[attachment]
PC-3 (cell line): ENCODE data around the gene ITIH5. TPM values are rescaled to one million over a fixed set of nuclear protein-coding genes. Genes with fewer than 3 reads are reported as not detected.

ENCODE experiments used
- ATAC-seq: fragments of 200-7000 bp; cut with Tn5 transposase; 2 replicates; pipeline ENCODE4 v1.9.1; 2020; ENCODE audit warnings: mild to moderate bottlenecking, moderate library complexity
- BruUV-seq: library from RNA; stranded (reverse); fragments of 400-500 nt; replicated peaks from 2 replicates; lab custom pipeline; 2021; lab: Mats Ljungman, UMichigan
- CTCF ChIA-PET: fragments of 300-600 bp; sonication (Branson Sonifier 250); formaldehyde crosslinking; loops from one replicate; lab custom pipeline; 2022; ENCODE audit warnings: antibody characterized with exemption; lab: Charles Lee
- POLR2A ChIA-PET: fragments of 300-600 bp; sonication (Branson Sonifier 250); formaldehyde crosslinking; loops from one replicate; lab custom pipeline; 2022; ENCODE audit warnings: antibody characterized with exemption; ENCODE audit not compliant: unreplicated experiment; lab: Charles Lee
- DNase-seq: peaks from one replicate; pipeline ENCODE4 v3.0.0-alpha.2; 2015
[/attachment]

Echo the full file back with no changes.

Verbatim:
PC-3 (cell line): ENCODE data around the gene ITIH5. TPM values are rescaled to one million over a fixed set of nuclear protein-coding genes. Genes with fewer than 3 reads are reported as not detected.

ENCODE experiments used
- ATAC-seq: fragments of 200-7000 bp; cut with Tn5 transposase; 2 replicates; pipeline ENCODE4 v1.9.1; 2020; ENCODE audit warnings: mild to moderate bottlenecking, moderate library complexity
- BruUV-seq: library from RNA; stranded (reverse); fragments of 400-500 nt; replicated peaks from 2 replicates; lab custom pipeline; 2021; lab: Mats Ljungman, UMichigan
- CTCF ChIA-PET: fragments of 300-600 bp; sonication (Branson Sonifier 250); formaldehyde crosslinking; loops from one replicate; lab custom pipeline; 2022; ENCODE audit warnings: antibody characterized with exemption; lab: Charles Lee
- POLR2A ChIA-PET: fragments of 300-600 bp; sonication (Branson Sonifier 250); formaldehyde crosslinking; loops from one replicate; lab custom pipeline; 2022; ENCODE audit warnings: antibody characterized with exemption; ENCODE audit not compliant: unreplicated experiment; lab: Charles Lee
- DNase-seq: peaks from one replicate; pipeline ENCODE4 v3.0.0-alpha.2; 2015